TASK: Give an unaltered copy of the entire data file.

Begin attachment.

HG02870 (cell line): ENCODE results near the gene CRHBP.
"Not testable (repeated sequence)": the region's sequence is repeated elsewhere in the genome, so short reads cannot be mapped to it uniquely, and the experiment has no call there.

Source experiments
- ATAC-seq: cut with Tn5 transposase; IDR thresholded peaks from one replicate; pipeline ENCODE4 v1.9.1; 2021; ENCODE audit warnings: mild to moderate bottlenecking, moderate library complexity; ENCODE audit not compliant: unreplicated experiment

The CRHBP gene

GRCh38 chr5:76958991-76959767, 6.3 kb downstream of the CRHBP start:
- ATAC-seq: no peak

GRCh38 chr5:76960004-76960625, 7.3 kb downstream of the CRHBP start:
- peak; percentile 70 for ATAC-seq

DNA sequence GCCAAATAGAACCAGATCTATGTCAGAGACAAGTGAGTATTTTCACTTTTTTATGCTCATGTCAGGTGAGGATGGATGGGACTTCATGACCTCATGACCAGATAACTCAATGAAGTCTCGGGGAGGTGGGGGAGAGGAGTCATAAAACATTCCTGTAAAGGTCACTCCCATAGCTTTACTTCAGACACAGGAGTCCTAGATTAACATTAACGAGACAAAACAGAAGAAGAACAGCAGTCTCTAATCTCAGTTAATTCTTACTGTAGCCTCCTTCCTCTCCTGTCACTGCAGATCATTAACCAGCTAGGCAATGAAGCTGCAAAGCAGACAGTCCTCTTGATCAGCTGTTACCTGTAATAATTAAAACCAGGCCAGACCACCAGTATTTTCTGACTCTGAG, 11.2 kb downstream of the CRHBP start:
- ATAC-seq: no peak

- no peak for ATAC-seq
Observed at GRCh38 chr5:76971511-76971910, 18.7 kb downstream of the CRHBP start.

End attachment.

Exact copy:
HG02870 (cell line): ENCODE results near the gene CRHBP.
"Not testable (repeated sequence)": the region's sequence is repeated elsewhere in the genome, so short reads cannot be mapped to it uniquely, and the experiment has no call there.

Source experiments
- ATAC-seq: cut with Tn5 transposase; IDR thresholded peaks from one replicate; pipeline ENCODE4 v1.9.1; 2021; ENCODE audit warnings: mild to moderate bottlenecking, moderate library complexity; ENCODE audit not compliant: unreplicated experiment

The CRHBP gene

GRCh38 chr5:76958991-76959767, 6.3 kb downstream of the CRHBP start:
- ATAC-seq: no peak

GRCh38 chr5:76960004-76960625, 7.3 kb downstream of the CRHBP start:
- peak; percentile 70 for ATAC-seq

DNA sequence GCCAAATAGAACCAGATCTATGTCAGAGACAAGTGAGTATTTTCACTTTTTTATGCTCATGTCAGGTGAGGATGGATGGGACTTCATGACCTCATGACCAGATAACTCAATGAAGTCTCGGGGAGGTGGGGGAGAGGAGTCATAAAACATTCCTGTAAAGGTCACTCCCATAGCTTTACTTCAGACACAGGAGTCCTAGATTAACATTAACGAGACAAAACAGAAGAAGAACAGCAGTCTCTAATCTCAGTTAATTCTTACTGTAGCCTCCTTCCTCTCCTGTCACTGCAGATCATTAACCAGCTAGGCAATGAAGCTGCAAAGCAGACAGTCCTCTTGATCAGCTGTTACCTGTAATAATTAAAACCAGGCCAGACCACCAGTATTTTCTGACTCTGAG, 11.2 kb downstream of the CRHBP start:
- ATAC-seq: no peak

- no peak for ATAC-seq
Observed at GRCh38 chr5:76971511-76971910, 18.7 kb downstream of the CRHBP start.